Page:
Contents of this article are part of the thesis of the corresponding author.
Importance of the Effective Strong Ion Difference of an Intravenous Solution in the Treatment of Diarrheic Calves with Naturally Acquired Acidemia and Strong Ion (Metabolic) Acidosis
Article first published online: 4 APR 2012
Copyright © 2012 by the American College of Veterinary Internal Medicine
Journal of Veterinary Internal Medicine
Volume 26, Issue 3, pages 674–683, May-June 2012
How to Cite
Müller, K.R., Gentile, A., Klee, W. and Constable, P.D. (2012), Importance of the Effective Strong Ion Difference of an Intravenous Solution in the Treatment of Diarrheic Calves with Naturally Acquired Acidemia and Strong Ion (Metabolic) Acidosis. Journal of Veterinary Internal Medicine, 26: 674–683. doi: 10.1111/j.1939-1676.2012.00917.x
- Issue published online: 2 MAY 2012
- Article first published online: 4 APR 2012
- Manuscript Accepted: 21 FEB 2012
- Manuscript Revised: 14 JAN 2012
- Manuscript Received: 28 JUN 2011
- Calf diarrhea;
- Sodium bicarbonate;
- Sodium gluconate;
- Strong ion difference
The effect of sodium bicarbonate on acid-base balance in metabolic acidosis is interpreted differently by Henderson-Hasselbalch and strong ion acid-base approaches. Application of the traditional bicarbonate-centric approach indicates that bicarbonate administration corrects the metabolic acidosis by buffering hydrogen ions, whereas strong ion difference theory indicates that the co-administration of the strong cation sodium with a volatile buffer (bicarbonate) corrects the strong ion acidosis by increasing the strong ion difference (SID) in plasma.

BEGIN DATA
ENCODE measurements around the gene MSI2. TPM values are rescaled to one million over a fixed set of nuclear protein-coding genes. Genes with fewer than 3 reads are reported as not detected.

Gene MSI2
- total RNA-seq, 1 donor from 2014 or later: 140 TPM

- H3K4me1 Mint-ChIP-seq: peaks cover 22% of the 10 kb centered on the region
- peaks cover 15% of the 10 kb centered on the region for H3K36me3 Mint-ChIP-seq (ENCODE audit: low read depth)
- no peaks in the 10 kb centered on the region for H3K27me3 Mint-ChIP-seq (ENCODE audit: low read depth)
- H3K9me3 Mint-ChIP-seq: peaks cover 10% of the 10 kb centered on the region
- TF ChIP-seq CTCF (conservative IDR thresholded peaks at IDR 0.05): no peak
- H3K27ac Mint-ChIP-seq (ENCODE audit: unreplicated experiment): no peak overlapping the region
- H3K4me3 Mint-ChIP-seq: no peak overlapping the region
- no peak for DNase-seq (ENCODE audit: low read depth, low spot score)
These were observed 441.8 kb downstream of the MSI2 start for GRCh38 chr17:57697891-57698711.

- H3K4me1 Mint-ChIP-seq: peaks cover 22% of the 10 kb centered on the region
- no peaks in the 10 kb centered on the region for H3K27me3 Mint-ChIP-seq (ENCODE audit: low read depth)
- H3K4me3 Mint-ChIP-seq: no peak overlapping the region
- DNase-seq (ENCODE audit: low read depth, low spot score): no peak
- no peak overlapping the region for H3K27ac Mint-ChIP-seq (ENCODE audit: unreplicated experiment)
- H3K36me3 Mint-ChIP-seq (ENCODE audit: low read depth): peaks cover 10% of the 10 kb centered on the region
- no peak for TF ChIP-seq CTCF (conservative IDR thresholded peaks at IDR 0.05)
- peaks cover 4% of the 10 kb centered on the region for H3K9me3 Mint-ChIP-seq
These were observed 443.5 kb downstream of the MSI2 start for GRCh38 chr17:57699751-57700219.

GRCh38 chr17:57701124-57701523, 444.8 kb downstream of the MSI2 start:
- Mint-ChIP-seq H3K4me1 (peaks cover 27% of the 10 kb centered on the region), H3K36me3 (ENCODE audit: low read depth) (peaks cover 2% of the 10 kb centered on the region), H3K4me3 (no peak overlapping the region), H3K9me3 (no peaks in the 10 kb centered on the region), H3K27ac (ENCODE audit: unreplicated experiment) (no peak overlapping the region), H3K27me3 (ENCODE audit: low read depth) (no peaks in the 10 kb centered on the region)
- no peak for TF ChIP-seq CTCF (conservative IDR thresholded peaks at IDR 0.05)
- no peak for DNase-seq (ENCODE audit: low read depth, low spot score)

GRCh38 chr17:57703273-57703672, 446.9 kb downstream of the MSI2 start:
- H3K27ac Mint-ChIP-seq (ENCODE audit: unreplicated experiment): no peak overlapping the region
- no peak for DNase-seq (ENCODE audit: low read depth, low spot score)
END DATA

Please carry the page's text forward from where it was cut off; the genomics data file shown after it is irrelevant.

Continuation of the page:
To investigate the relative importance of the effective SID of IV solutions in correcting acidemia in calves with diarrhea.
Twenty-two Holstein-Friesian calves (4–21 days old) with naturally acquired diarrhea and strong ion (metabolic) acidosis.
Calves were randomly assigned to IV treatment with a solution of sodium bicarbonate (1.4%) or sodium gluconate (3.26%). Fluids were administered over 4 hours and the effect on acid-base balance was determined.
Calves suffered from acidemia owing to moderate to strong ion acidosis arising from hyponatremia and hyper-d-lactatemia. Sodium bicarbonate infusion was effective in correcting the strong ion acidosis. In contrast, sodium gluconate infusion did not change blood pH, presumably because the strong anion gluconate was minimally metabolized.
A solution containing a high effective SID (sodium bicarbonate) is much more effective in alkalinizing diarrheic calves with strong ion acidosis than a solution with a low effective SID (sodium gluconate). Sodium gluconate is ineffective in correcting acidemia, which can be explained using traditional acid-base theory but requires a new parameter, effective SID, to be understood using the strong ion approach.